The Magic community has given many nicknames to cards, and a number of those nicknames have passed into the mainstream and become part of M:TG terminology.
- Five Moxes and a Black Lotus. Once considered by many players to be essential for a winning Vintage tournament deck. 
- Tolarian Academy, one of the key components of decks during Combo Winter.
- Bloodbraid Elf.
- Blue Elemental Blast.
- "Best Fatty Ever Printed" is a nickname for Verdant Force, coined by Jamie Wakefield.
- Blob, the
- the collection of cards in the Affinity deck.
- Lightning Bolt or, sometimes, Chain Lightning and other 3-damage burn spells, such as Incinerate.
- Rashka the Slayer, originally designed to block and kill the Sengir Vampire, provided it hadn't increased in power. The nickname is derived from the movie Buffy the Vampire Slayer as the T.V. show first aired after Homelands was released.
- Cap'n Tickles
- Giant Solifuge. The origin of this nickname is unclear, but its usage was popularized by Evan Erwin of Star City Games in his web show "The Magic Show."
- Chimney Pimp
- Chimney Imp, an incredibly underpowered card from Mirrodin. Often written in a variant of leet speak (such as 7he p1mp, t3h p!mp, etc). In a similar manner as Throat Wolf, it became a common joke in the official Magic forums that the Pimp was an extremely broken card because "it untaps for free", which in fact is a trait shared by almost all permanents.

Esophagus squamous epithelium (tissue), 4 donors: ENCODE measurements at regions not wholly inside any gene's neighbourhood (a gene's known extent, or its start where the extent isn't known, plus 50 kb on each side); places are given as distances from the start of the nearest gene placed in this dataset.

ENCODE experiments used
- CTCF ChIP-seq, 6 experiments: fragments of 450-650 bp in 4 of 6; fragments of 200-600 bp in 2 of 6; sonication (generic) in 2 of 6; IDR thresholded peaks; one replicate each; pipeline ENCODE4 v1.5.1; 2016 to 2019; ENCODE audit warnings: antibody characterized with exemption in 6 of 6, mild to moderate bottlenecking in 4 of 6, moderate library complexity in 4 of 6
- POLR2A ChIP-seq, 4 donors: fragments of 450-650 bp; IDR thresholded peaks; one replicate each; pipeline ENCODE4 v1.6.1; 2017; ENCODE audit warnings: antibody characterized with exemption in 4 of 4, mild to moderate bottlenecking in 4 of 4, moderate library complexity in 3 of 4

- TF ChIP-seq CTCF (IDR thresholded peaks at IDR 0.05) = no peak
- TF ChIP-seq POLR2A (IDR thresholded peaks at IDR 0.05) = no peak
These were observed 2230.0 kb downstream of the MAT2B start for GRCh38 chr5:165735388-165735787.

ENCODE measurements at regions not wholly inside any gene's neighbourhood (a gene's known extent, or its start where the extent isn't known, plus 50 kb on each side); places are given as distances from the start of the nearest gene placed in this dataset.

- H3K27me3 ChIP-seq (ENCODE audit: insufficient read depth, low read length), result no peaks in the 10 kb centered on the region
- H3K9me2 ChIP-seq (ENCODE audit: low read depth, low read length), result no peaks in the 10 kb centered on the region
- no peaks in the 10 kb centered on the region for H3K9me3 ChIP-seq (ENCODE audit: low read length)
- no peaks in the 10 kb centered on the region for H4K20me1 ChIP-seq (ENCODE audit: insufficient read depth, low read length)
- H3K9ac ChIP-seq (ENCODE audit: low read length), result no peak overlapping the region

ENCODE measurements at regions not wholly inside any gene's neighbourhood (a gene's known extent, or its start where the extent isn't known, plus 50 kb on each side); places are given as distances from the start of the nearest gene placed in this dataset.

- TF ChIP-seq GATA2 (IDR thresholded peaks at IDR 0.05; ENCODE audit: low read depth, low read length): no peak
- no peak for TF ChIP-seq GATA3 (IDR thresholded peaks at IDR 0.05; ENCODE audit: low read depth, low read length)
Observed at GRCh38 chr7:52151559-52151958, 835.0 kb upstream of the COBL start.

- City of Brass.
- Pernicious Deed.
- Deep Anal
- Deep Analysis.
- Deathrite Shaman.
- Dr. Teeth
- Psychatog. Sometimes this card is announced as "The doctor's in."
- Eternal Witness
- Diabolic Edict, Chainer's Edict, Cruel Edict, and other cards that force a player to sacrifice a creature.
- Elvish Spirit Guide.
- Shadowmage Infiltrator, the card made by Invitational winner Jon Finkel in the Odyssey set. Occasionally called "Infilmage Finkletrator" as an affectionate play on the name.
- Finkel's Cloak
- Sleeper's Robe, because it grants the Shadowmage Infiltrator's abilities onto any other creature, even though the Robe was printed earlier than the Infiltrator itself.